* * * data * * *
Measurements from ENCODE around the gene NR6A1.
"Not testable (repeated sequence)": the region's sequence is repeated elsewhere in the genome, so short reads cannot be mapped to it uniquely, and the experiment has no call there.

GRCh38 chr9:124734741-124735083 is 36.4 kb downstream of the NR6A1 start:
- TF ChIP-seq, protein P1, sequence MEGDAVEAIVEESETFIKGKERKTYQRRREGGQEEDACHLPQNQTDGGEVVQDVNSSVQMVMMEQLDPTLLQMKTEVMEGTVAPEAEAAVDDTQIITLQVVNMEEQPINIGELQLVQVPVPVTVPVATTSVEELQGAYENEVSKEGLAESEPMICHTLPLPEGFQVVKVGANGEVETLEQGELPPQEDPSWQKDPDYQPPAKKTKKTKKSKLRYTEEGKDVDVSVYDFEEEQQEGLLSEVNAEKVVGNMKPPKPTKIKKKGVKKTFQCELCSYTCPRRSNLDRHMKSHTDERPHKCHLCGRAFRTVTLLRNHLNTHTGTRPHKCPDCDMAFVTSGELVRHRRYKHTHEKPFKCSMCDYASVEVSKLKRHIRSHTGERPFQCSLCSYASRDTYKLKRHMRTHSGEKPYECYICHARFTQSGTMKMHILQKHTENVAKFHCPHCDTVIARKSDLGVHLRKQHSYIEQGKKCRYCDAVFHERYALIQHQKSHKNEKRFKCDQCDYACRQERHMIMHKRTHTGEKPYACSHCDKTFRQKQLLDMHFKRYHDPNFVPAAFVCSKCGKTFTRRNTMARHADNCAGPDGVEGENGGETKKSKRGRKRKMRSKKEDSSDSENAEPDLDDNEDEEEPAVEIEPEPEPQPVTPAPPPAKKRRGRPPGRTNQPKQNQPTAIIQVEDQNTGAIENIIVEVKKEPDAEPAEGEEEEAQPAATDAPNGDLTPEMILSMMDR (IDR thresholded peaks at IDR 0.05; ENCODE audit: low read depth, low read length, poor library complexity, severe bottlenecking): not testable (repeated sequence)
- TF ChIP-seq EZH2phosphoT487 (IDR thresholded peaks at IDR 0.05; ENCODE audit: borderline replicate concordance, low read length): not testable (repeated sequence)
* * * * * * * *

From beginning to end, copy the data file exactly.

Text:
Measurements from ENCODE around the gene NR6A1.
"Not testable (repeated sequence)": the region's sequence is repeated elsewhere in the genome, so short reads cannot be mapped to it uniquely, and the experiment has no call there.

GRCh38 chr9:124734741-124735083 is 36.4 kb downstream of the NR6A1 start:
- TF ChIP-seq, protein P1, sequence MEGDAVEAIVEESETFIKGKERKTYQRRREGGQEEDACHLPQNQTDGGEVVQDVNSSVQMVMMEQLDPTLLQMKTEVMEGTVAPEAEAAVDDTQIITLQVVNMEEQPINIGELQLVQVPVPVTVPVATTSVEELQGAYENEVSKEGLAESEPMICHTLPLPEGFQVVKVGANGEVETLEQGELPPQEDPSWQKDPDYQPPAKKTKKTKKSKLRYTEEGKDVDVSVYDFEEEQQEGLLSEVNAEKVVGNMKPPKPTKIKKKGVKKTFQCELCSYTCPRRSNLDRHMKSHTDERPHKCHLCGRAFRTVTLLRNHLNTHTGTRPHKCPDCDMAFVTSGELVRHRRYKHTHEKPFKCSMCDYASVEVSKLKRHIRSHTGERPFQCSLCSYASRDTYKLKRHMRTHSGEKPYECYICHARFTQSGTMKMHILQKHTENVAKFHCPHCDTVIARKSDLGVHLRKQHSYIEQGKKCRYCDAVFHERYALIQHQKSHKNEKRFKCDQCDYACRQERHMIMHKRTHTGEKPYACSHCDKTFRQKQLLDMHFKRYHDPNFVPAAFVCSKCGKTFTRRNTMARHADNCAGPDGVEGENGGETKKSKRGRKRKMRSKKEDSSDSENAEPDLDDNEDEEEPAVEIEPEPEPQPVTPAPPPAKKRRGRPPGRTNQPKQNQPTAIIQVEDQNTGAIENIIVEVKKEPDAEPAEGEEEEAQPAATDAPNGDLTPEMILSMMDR (IDR thresholded peaks at IDR 0.05; ENCODE audit: low read depth, low read length, poor library complexity, severe bottlenecking): not testable (repeated sequence)
- TF ChIP-seq EZH2phosphoT487 (IDR thresholded peaks at IDR 0.05; ENCODE audit: borderline replicate concordance, low read length): not testable (repeated sequence)